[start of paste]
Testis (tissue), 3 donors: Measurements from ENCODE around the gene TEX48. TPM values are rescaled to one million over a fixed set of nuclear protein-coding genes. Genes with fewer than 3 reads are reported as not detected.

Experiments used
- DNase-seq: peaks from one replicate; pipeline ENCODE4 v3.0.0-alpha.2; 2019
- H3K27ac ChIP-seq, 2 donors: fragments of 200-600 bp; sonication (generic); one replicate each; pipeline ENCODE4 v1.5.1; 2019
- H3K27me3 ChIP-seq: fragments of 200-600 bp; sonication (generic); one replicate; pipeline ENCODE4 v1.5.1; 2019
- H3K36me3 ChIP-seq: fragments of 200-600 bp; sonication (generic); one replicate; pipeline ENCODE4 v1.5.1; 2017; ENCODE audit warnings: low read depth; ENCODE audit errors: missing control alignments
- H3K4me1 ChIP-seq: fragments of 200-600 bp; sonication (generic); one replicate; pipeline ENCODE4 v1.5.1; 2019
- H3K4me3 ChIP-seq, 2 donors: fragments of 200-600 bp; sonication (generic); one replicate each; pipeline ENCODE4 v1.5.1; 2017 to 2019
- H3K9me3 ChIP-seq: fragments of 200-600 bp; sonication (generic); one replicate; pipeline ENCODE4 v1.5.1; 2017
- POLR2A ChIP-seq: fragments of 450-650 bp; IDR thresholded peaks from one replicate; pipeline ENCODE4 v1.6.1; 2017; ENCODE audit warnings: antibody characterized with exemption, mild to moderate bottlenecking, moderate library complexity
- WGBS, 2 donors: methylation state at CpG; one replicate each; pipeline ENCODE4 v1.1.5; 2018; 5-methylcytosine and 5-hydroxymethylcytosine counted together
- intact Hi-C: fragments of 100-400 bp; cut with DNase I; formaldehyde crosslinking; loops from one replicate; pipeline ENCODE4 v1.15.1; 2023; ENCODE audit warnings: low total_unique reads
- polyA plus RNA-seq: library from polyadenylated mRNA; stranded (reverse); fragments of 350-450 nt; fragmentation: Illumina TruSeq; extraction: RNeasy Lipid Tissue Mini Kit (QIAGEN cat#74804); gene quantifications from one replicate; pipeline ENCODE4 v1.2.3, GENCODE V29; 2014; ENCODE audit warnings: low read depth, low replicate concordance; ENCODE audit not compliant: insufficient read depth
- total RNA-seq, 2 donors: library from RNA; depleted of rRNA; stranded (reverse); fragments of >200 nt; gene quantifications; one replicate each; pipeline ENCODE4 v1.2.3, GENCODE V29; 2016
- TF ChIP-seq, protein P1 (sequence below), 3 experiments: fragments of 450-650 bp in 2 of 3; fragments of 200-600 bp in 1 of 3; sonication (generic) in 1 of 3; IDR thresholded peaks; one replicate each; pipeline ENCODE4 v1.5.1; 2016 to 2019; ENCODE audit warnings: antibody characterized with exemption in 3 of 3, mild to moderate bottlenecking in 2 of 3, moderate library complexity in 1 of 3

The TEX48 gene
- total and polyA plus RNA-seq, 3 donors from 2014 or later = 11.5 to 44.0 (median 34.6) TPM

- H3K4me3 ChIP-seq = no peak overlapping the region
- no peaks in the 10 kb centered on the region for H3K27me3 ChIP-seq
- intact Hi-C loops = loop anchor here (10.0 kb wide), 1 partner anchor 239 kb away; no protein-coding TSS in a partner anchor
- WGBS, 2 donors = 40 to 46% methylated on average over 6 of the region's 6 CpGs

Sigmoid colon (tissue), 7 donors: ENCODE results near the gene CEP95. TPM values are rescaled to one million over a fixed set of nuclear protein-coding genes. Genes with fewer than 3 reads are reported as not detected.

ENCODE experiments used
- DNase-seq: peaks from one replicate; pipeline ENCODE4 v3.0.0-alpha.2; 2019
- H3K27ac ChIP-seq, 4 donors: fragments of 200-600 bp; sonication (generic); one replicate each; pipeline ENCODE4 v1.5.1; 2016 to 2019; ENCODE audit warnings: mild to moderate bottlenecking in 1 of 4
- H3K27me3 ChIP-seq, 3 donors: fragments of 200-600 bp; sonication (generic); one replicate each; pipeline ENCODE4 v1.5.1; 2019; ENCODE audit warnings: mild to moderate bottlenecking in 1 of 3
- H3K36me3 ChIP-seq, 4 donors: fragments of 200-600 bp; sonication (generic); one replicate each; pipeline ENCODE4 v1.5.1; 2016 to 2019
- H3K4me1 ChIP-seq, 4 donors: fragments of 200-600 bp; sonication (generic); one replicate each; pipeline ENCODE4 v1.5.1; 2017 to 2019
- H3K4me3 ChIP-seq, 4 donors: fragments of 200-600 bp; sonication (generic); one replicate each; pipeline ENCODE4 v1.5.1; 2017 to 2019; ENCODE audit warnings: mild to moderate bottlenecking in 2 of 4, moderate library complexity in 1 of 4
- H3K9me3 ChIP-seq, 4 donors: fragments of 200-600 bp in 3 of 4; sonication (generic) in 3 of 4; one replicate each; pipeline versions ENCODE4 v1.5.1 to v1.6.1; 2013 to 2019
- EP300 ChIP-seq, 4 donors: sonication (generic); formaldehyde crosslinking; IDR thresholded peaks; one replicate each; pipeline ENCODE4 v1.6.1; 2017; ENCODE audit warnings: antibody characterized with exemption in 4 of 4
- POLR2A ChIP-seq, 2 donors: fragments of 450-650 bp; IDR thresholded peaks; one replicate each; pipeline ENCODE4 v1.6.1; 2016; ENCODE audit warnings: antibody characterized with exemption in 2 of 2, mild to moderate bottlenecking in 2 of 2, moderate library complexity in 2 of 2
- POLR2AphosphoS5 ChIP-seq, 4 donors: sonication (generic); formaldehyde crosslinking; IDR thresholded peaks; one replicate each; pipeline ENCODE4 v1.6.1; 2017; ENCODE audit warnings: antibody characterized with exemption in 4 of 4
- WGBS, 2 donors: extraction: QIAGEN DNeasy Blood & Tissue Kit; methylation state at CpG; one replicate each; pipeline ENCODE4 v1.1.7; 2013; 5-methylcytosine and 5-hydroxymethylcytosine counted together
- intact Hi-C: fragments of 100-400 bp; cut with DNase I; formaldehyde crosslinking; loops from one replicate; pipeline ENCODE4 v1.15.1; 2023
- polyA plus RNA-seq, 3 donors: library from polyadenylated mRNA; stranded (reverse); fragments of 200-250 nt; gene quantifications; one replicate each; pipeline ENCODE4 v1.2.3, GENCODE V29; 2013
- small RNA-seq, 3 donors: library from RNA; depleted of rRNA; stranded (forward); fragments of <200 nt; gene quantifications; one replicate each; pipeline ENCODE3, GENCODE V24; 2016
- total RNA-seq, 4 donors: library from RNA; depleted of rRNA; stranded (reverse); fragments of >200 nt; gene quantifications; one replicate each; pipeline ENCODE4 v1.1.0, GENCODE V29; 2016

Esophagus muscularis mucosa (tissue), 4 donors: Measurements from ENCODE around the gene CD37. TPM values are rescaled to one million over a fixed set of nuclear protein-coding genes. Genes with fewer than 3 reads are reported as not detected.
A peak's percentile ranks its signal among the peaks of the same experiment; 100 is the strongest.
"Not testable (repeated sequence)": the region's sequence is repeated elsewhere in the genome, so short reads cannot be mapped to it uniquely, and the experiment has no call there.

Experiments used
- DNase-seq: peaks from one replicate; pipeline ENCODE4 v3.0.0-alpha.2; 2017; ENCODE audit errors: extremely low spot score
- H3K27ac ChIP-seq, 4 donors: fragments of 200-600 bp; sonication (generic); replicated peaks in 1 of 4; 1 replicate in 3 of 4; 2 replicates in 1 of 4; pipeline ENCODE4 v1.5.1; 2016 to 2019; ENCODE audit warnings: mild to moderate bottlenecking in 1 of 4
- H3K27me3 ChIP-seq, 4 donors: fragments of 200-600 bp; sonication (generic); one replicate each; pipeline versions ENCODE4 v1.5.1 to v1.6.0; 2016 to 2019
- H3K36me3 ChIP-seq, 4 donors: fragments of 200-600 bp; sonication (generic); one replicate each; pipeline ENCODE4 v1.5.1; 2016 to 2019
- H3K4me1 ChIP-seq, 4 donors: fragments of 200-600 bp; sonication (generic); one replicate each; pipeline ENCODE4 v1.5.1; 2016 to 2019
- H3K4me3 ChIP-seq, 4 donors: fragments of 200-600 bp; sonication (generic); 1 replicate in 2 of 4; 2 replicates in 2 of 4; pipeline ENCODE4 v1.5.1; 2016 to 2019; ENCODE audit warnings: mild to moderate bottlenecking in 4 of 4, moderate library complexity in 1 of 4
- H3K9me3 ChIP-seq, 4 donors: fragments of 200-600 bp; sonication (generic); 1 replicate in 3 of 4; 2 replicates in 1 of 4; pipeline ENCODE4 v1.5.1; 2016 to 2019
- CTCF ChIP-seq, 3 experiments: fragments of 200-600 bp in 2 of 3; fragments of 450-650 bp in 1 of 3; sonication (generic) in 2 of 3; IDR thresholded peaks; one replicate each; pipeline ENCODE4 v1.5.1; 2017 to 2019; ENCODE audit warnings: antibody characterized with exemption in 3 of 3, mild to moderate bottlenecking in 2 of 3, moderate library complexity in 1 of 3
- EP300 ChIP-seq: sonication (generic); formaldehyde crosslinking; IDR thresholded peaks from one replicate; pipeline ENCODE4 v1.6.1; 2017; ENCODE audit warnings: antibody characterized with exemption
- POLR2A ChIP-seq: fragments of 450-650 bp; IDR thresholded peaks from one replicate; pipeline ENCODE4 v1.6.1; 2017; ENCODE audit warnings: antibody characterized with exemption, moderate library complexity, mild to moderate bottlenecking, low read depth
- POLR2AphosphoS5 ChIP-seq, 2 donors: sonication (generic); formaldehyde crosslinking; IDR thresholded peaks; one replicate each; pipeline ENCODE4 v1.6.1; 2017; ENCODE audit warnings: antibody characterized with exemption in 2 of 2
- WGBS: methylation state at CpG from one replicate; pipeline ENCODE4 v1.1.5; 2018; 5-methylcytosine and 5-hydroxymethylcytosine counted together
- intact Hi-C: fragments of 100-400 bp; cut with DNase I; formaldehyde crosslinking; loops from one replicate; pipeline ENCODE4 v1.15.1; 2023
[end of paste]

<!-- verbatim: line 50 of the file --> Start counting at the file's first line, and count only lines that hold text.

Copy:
- CTCF ChIP-seq, 3 experiments: fragments of 200-600 bp in 2 of 3; fragments of 450-650 bp in 1 of 3; sonication (generic) in 2 of 3; IDR thresholded peaks; one replicate each; pipeline ENCODE4 v1.5.1; 2017 to 2019; ENCODE audit warnings: antibody characterized with exemption in 3 of 3, mild to moderate bottlenecking in 2 of 3, moderate library complexity in 1 of 3